My Own Private Idaho


“My Own Private Idaho” is a film that is reflexive back on the original author of the story, William Shakespeare. As one might know, or notice when watching the film, the film’s dialogue seems to be inspired by some kind of old-time poetry. Gus Van Sant loosely based “My Own Private Idaho” on one of the two plots of Shakespeare’s play, Henry IV, in which Henry IV’s son, Prince Harry’s strained relationship with his father leads him to doing rebellious things, ignoring his responsibilities until he gets the money that he will inherit. In “My Own Private Idaho,” this can be seen clearly in the character of Scott Favor. But ironically enough, Mike Waters is the main protagonist of the story, on whose consciousness the film is based.

As one can see clearly, strained relationships and finding a “family” are two common themes between the two works. In Henry IV, Prince Harry’s relationship with his father forces him to look for a “home” or a “family” with whom he can truly be himself and belong. In the film, this is seen in both Scott Favor (Prince Harry’s alterego) and Mike Waters. It seems the film is more interested in depicting Mike’s problems though. Mike, who was traumatized by the abandonment of his mother, suffers from narcolepsy, his automatic response to situations, which remind him of intimate relationships (like the feeling of being caressed by his mother,) and where he feels heightened emotions. He falls asleep during the most crucial times of his life, never being able to confront the situation, and always waking up dazed and confused in another time and place.

From these two characters, the audience is told of how difficult relationships with parents force one to naturally deviate from their family and search elsewhere for a home of their own. The two characters found this, not only in each other, but in the group of “street slummers” led by Bob, an allusion to Falstaff. Though the two of them start amusing themselves with Bob, they nevertheless still regard him highly, as their father. According to Scott, Bob is more his father than his real father. He loves Bob more than both his parents combined. As a family, they did everything with each other, they supported each other in their gimmicks and their plots. But it seems that relationships established by circumstance will always be temporary because bloodlines still prevail. Scott reveals that he never had any intentions of making the relationship last a lifetime. This family was merely for the meantime. When his father dies, he shall inherit a lot of money, he will leave this disrespectful life, and he will assume the responsibilities expected of him. He will do this when it is least expected because then, more people will be amazed at his sudden transformation.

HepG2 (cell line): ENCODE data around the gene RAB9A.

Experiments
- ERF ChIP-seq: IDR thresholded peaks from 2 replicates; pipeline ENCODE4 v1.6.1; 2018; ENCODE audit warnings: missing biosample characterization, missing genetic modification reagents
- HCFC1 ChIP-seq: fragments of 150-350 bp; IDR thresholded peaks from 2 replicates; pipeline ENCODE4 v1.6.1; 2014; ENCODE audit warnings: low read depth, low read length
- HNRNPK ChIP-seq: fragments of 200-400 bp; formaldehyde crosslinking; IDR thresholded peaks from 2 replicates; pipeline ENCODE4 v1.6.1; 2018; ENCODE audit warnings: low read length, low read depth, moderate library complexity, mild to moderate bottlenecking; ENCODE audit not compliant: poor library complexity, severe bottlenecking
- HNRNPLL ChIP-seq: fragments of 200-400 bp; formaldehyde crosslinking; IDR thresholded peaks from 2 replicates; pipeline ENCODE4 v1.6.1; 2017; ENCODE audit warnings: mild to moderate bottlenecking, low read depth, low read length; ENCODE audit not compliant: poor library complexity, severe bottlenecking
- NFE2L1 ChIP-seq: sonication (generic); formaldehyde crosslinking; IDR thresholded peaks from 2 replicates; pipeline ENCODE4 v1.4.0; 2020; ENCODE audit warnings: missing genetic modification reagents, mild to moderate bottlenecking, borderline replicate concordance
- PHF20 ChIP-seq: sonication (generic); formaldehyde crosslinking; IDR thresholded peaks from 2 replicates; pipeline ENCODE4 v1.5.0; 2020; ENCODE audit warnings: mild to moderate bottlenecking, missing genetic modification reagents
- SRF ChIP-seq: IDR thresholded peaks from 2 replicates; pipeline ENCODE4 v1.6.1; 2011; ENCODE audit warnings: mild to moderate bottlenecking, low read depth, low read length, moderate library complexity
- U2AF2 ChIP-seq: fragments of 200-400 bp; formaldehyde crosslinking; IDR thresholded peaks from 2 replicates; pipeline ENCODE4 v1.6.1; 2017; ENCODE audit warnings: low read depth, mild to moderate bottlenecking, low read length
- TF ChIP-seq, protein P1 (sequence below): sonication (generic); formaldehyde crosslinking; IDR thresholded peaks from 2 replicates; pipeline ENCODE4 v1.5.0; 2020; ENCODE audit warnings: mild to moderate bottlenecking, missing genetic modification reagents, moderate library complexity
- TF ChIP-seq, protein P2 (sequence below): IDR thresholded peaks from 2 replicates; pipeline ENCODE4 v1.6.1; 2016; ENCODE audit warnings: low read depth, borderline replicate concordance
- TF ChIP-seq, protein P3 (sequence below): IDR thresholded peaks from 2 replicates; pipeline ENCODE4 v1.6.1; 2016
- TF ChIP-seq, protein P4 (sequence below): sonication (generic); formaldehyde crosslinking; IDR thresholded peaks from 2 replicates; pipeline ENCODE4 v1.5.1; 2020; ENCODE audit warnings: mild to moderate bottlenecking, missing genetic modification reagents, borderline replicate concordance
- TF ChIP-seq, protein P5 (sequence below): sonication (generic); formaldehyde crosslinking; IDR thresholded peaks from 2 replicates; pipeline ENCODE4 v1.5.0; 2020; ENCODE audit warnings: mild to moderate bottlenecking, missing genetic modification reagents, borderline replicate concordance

Unfortunately for Bob, Mike, and the rest of the gang, they were misled by Scott and were given false hope. At the end of the film, reminiscent of Prince Harry’s coronation, Scott denounces his relationship with Bob, formally breaking their familial relationship, thus breaking Bob’s heart. Bob dies in the cold from the shock of rejection from the man he fondly called “son” and his burial occurred just a few meters away from the burial of Scott’s father. The obvious difference between the two burials signified the difference between the life that Scott has left behind and the one he is now assuming. Though Scott can’t stop himself from peaking to the other side, he still stands firm in his convictions and carries on his father’s memory through the life that he will now lead.

The background of Scott Favor is very much likened to the story of Prince Harry in Shakespeare’s Henry IV. Mike Waters, however, is a deviation from the original story. It is an addition by the director, Gus Van Sant, to the Shakespearean play. It may be considered another modern and loose adaptation of Prince Harry. It is about a man who is currently on the search for his true family. In both cases, it can be seen that no matter how much their biological family rejects them or pushes them away, it still has something tangible that attracts them and holds them together – blood and genes.